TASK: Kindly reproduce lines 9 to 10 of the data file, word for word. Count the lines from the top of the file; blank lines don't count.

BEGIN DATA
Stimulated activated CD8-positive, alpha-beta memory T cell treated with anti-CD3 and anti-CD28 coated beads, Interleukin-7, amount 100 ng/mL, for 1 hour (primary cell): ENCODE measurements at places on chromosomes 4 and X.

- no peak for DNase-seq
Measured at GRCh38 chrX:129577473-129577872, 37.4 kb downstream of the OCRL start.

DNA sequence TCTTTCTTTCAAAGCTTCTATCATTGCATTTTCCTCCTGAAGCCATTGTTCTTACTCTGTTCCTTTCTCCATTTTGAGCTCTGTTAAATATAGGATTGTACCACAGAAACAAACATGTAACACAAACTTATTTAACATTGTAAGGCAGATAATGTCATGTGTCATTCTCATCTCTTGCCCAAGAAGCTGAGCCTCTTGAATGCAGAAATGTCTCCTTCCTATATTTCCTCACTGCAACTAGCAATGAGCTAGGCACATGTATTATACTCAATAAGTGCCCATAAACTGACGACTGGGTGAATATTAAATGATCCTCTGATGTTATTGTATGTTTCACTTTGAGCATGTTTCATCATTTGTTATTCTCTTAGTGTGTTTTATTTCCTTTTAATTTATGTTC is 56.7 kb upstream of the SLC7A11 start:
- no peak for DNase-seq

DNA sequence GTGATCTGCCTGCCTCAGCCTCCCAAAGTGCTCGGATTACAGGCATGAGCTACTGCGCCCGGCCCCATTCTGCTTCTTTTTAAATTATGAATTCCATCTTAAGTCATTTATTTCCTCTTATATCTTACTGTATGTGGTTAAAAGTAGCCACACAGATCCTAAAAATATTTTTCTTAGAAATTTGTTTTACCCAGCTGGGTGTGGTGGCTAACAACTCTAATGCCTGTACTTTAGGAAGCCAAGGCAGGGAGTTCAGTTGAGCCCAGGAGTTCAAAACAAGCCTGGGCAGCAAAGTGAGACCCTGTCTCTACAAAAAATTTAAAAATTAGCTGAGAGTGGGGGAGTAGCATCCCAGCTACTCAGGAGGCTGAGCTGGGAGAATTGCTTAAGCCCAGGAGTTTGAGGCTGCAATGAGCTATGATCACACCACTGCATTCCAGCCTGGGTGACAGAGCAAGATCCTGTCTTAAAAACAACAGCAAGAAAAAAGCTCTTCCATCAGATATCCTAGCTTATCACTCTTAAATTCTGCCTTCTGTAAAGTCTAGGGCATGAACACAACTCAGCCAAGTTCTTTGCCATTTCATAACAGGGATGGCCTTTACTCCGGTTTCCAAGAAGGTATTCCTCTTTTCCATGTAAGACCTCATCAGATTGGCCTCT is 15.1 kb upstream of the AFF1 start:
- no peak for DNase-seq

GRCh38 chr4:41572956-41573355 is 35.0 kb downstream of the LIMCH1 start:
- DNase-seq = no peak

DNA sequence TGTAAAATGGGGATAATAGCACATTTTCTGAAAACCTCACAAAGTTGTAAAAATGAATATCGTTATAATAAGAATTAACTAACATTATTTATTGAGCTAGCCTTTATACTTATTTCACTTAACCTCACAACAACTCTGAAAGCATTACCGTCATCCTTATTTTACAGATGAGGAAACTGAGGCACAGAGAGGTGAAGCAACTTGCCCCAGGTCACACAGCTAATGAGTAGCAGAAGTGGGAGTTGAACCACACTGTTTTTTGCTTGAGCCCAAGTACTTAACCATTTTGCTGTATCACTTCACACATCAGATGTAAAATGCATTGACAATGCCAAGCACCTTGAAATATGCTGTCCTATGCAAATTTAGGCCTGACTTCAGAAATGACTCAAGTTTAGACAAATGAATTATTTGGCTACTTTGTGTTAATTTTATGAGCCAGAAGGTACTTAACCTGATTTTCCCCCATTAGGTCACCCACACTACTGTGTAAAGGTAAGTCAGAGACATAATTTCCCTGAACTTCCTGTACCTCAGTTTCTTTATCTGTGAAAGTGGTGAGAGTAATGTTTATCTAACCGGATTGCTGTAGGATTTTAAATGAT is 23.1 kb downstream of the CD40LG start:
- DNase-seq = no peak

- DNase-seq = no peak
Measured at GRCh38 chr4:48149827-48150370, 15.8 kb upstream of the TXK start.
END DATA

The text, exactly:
- DNase-seq = no peak

DNA sequence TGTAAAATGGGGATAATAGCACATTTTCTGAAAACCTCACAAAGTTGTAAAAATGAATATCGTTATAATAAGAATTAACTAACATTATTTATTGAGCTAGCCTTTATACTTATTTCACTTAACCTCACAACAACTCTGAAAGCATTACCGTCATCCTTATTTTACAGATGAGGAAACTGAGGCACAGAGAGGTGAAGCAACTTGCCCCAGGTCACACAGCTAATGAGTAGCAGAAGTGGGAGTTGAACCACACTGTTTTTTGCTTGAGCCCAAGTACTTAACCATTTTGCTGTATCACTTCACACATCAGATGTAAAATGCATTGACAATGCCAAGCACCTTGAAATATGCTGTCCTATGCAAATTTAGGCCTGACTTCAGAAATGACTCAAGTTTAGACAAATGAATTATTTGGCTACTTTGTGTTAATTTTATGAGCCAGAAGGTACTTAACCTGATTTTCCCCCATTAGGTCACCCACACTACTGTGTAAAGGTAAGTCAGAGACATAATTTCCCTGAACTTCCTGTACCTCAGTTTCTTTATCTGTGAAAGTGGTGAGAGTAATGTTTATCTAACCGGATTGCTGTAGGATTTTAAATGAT is 23.1 kb downstream of the CD40LG start: